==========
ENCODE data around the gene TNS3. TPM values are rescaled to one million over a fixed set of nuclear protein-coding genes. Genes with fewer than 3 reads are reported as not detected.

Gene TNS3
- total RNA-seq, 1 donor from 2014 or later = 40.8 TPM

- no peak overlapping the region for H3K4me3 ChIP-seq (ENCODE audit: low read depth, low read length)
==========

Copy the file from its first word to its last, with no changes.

ENCODE data around the gene TNS3. TPM values are rescaled to one million over a fixed set of nuclear protein-coding genes. Genes with fewer than 3 reads are reported as not detected.

Gene TNS3
- total RNA-seq, 1 donor from 2014 or later = 40.8 TPM

- no peak overlapping the region for H3K4me3 ChIP-seq (ENCODE audit: low read depth, low read length)